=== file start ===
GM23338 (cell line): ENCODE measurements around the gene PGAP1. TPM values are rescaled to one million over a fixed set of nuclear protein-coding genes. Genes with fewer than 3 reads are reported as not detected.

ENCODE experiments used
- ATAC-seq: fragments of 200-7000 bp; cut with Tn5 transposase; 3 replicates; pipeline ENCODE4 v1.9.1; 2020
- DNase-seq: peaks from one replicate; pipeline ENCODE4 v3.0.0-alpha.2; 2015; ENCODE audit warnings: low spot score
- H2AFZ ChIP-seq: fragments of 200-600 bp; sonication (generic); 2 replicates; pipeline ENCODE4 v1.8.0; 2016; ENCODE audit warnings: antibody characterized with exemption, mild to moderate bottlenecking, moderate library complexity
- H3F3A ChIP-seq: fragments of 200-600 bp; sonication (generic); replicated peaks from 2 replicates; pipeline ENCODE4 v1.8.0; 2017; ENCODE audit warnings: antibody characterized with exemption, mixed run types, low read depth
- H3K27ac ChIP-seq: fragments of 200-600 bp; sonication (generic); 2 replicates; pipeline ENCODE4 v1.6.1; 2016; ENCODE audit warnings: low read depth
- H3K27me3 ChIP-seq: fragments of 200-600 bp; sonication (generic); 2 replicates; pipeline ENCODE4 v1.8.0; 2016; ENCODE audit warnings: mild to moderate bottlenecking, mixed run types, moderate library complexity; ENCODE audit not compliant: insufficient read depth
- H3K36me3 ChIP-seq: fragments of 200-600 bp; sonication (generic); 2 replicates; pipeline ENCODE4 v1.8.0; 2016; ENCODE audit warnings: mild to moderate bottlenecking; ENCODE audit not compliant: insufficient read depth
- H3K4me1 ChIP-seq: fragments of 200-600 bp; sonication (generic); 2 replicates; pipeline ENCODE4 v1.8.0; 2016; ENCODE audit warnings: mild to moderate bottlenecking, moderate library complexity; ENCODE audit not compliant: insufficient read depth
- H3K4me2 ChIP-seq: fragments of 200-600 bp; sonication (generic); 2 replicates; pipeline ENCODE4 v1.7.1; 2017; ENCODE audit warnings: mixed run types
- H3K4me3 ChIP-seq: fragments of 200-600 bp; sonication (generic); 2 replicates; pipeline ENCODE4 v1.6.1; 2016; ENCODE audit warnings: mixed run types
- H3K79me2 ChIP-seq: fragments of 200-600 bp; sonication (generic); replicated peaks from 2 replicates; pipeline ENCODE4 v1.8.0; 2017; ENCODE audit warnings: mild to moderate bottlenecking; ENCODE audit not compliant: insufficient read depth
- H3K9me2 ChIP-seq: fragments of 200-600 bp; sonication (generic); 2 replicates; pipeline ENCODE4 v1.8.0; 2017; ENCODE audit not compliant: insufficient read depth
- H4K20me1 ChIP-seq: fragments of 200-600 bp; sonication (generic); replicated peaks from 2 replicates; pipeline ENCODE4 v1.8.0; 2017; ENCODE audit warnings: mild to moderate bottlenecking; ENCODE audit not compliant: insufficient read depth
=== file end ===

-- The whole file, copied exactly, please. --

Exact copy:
GM23338 (cell line): ENCODE measurements around the gene PGAP1. TPM values are rescaled to one million over a fixed set of nuclear protein-coding genes. Genes with fewer than 3 reads are reported as not detected.

ENCODE experiments used
- ATAC-seq: fragments of 200-7000 bp; cut with Tn5 transposase; 3 replicates; pipeline ENCODE4 v1.9.1; 2020
- DNase-seq: peaks from one replicate; pipeline ENCODE4 v3.0.0-alpha.2; 2015; ENCODE audit warnings: low spot score
- H2AFZ ChIP-seq: fragments of 200-600 bp; sonication (generic); 2 replicates; pipeline ENCODE4 v1.8.0; 2016; ENCODE audit warnings: antibody characterized with exemption, mild to moderate bottlenecking, moderate library complexity
- H3F3A ChIP-seq: fragments of 200-600 bp; sonication (generic); replicated peaks from 2 replicates; pipeline ENCODE4 v1.8.0; 2017; ENCODE audit warnings: antibody characterized with exemption, mixed run types, low read depth
- H3K27ac ChIP-seq: fragments of 200-600 bp; sonication (generic); 2 replicates; pipeline ENCODE4 v1.6.1; 2016; ENCODE audit warnings: low read depth
- H3K27me3 ChIP-seq: fragments of 200-600 bp; sonication (generic); 2 replicates; pipeline ENCODE4 v1.8.0; 2016; ENCODE audit warnings: mild to moderate bottlenecking, mixed run types, moderate library complexity; ENCODE audit not compliant: insufficient read depth
- H3K36me3 ChIP-seq: fragments of 200-600 bp; sonication (generic); 2 replicates; pipeline ENCODE4 v1.8.0; 2016; ENCODE audit warnings: mild to moderate bottlenecking; ENCODE audit not compliant: insufficient read depth
- H3K4me1 ChIP-seq: fragments of 200-600 bp; sonication (generic); 2 replicates; pipeline ENCODE4 v1.8.0; 2016; ENCODE audit warnings: mild to moderate bottlenecking, moderate library complexity; ENCODE audit not compliant: insufficient read depth
- H3K4me2 ChIP-seq: fragments of 200-600 bp; sonication (generic); 2 replicates; pipeline ENCODE4 v1.7.1; 2017; ENCODE audit warnings: mixed run types
- H3K4me3 ChIP-seq: fragments of 200-600 bp; sonication (generic); 2 replicates; pipeline ENCODE4 v1.6.1; 2016; ENCODE audit warnings: mixed run types
- H3K79me2 ChIP-seq: fragments of 200-600 bp; sonication (generic); replicated peaks from 2 replicates; pipeline ENCODE4 v1.8.0; 2017; ENCODE audit warnings: mild to moderate bottlenecking; ENCODE audit not compliant: insufficient read depth
- H3K9me2 ChIP-seq: fragments of 200-600 bp; sonication (generic); 2 replicates; pipeline ENCODE4 v1.8.0; 2017; ENCODE audit not compliant: insufficient read depth
- H4K20me1 ChIP-seq: fragments of 200-600 bp; sonication (generic); replicated peaks from 2 replicates; pipeline ENCODE4 v1.8.0; 2017; ENCODE audit warnings: mild to moderate bottlenecking; ENCODE audit not compliant: insufficient read depth